Atmos. Chem. Phys., 12, 10797-10816, 2012
www.atmos-chem-phys.net/12/10797/2012/
doi:10.5194/acp-12-10797-2012
© Author(s) 2012. This work is distributed
under the Creative Commons Attribution 3.0 License.
Functionalization and fragmentation during ambient organic aerosol aging: application of the 2-D volatility basis set to field studies
B. N. Murphy1, N. M. Donahue1, C. Fountoukis2, M. Dall'Osto3,4, C. O'Dowd4, A. Kiendler-Scharr5, and S. N. Pandis1,6
1Department of Chemical Engineering, Carnegie Mellon University, 5000 Forbes Ave, Pittsburgh, Pennsylvania 15213, USA
2Institute of Chemical Engineering Sciences (ICEHT), Foundation for Research and Technology Hellas (FORTH), Patras, Greece
3National Center for Atmospheric Science, Division of Environmental Health and Risk Management, School of Geography, Earth & Environmental Sciences University of Birmingham Edgbaston, Birmingham B15 2TT, UK
4School of Physics and Centre for Climate and Air Pollution Studies, National University of Ireland Galway, Galway, Ireland
5IEK-8II: Troposphere, Forschungszentrum Jülich, Jülich, Germany
6Department of Chemical Engineering, University of Patras, Patra, Greece

Abstract. Multigenerational oxidation chemistry of atmospheric organic compounds and its effects on aerosol loadings and chemical composition is investigated by implementing the Two-Dimensional Volatility Basis Set (2-D-VBS) in a Lagrangian host chemical transport model. Three model formulations were chosen to explore the complex interactions between functionalization and fragmentation processes during gas-phase oxidation of organic compounds by the hydroxyl radical. The base case model employs a conservative transformation by assuming a reduction of one order of magnitude in effective saturation concentration and an increase of oxygen content by one or two oxygen atoms per oxidation generation. A second scheme simulates functionalization in more detail using group contribution theory to estimate the effects of oxygen addition to the carbon backbone on the compound volatility. Finally, a fragmentation scheme is added to the detailed functionalization scheme to create a functionalization-fragmentation parameterization. Two condensed-phase chemistry pathways are also implemented as additional sensitivity tests to simulate (1) heterogeneous oxidation via OH uptake to the particle-phase and (2) aqueous-phase chemistry of glyoxal and methylglyoxal. The model is applied to summer and winter periods at three sites where observations of organic aerosol (OA) mass and O:C were obtained during the European Integrated Project on Aerosol Cloud Climate and Air Quality Interactions (EUCAARI) campaigns. The base case model reproduces observed mass concentrations and O:C well, with fractional errors (FE) lower than 55% and 25%, respectively. The detailed functionalization scheme tends to overpredict OA concentrations, especially in the summertime, and also underpredicts O:C by approximately a factor of 2. The detailed functionalization model with fragmentation agrees well with the observations for OA concentration, but still underpredicts O:C. Both heterogeneous oxidation and aqueous-phase processing have small effects on OA levels but heterogeneous oxidation, as implemented here, does enhance O:C by about 0.1. The different schemes result in very different fractional attribution for OA between anthropogenic and biogenic sources.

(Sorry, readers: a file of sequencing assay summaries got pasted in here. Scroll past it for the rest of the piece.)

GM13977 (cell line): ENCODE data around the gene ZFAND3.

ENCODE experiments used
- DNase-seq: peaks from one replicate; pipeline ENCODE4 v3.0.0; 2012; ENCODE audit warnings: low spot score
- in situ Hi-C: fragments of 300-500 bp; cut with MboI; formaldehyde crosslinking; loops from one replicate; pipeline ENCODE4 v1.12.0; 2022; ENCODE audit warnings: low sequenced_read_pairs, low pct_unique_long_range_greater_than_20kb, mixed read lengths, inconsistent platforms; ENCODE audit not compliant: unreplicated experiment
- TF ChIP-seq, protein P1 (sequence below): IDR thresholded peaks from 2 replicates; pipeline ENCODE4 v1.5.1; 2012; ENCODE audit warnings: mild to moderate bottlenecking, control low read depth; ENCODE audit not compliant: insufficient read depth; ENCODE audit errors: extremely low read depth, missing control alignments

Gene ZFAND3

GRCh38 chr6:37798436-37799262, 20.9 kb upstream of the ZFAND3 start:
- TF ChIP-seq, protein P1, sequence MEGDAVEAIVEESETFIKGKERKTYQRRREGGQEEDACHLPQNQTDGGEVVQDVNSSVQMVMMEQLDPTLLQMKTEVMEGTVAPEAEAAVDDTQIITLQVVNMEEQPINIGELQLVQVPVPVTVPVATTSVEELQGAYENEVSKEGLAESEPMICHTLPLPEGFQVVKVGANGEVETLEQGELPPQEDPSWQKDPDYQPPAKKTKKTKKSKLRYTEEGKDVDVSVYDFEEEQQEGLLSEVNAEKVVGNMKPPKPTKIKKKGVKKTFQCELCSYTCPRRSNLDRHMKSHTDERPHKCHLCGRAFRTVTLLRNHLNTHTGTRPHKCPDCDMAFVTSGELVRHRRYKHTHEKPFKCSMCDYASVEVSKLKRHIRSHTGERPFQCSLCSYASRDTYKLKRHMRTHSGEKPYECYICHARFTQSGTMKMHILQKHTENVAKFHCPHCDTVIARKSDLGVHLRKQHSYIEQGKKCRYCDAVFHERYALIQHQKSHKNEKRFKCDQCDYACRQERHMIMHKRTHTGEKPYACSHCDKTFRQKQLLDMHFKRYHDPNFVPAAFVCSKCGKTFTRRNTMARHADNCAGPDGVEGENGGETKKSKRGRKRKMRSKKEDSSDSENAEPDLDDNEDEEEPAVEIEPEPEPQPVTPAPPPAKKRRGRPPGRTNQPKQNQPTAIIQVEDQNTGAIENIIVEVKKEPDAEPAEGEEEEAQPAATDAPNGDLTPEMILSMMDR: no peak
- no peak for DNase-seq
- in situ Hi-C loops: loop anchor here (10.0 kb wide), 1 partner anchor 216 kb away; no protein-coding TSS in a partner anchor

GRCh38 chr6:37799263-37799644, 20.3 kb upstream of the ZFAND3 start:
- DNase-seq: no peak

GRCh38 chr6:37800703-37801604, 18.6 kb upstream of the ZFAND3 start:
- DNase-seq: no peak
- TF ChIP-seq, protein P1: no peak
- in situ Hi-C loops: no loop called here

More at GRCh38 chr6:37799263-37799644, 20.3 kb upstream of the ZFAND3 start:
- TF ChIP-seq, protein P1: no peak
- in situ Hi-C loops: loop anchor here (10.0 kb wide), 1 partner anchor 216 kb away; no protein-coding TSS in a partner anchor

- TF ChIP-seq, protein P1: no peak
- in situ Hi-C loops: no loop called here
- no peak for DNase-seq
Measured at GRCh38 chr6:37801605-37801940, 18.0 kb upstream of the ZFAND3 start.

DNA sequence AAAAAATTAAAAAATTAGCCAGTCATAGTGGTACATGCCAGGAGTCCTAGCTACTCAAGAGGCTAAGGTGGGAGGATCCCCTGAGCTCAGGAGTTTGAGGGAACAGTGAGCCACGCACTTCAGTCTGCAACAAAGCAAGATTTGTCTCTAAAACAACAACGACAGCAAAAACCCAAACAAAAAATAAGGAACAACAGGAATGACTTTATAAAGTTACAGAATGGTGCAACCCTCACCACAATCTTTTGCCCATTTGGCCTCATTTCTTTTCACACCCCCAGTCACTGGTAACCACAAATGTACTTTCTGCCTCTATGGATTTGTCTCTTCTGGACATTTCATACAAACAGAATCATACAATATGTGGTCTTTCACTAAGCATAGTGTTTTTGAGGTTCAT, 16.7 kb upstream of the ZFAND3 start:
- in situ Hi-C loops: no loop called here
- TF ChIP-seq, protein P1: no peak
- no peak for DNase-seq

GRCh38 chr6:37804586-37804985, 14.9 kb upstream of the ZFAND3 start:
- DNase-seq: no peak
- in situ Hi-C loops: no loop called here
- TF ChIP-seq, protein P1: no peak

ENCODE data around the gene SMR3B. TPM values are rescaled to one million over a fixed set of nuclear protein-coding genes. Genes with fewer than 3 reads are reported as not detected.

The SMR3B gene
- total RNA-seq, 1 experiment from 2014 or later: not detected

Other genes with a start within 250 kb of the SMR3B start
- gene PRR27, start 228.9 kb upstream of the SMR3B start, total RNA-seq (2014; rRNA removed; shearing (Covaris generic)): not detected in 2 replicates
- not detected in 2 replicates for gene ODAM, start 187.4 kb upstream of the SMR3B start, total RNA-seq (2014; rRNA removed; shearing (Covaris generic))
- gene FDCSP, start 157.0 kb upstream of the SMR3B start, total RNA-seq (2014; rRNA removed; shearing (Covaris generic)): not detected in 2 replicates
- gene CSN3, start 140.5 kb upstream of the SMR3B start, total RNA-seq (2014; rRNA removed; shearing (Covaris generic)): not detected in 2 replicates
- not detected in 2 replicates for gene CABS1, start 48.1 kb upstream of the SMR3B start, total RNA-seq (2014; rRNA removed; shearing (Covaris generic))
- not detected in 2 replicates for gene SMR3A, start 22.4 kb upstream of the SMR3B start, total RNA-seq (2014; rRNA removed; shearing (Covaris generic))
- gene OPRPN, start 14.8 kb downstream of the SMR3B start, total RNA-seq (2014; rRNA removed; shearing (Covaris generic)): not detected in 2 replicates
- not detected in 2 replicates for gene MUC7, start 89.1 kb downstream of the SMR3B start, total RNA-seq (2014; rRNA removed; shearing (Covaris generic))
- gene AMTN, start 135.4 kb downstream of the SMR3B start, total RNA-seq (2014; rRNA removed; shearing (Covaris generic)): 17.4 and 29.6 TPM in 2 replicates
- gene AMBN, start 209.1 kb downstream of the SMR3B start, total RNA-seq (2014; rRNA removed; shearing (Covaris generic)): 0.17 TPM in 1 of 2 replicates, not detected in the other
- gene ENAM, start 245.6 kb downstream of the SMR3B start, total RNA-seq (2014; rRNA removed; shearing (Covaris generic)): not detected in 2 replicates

Citation: Murphy, B. N., Donahue, N. M., Fountoukis, C., Dall'Osto, M., O'Dowd, C., Kiendler-Scharr, A., and Pandis, S. N.: Functionalization and fragmentation during ambient organic aerosol aging: application of the 2-D volatility basis set to field studies, Atmos. Chem. Phys., 12, 10797-10816, doi:10.5194/acp-12-10797-2012, 2012.
 
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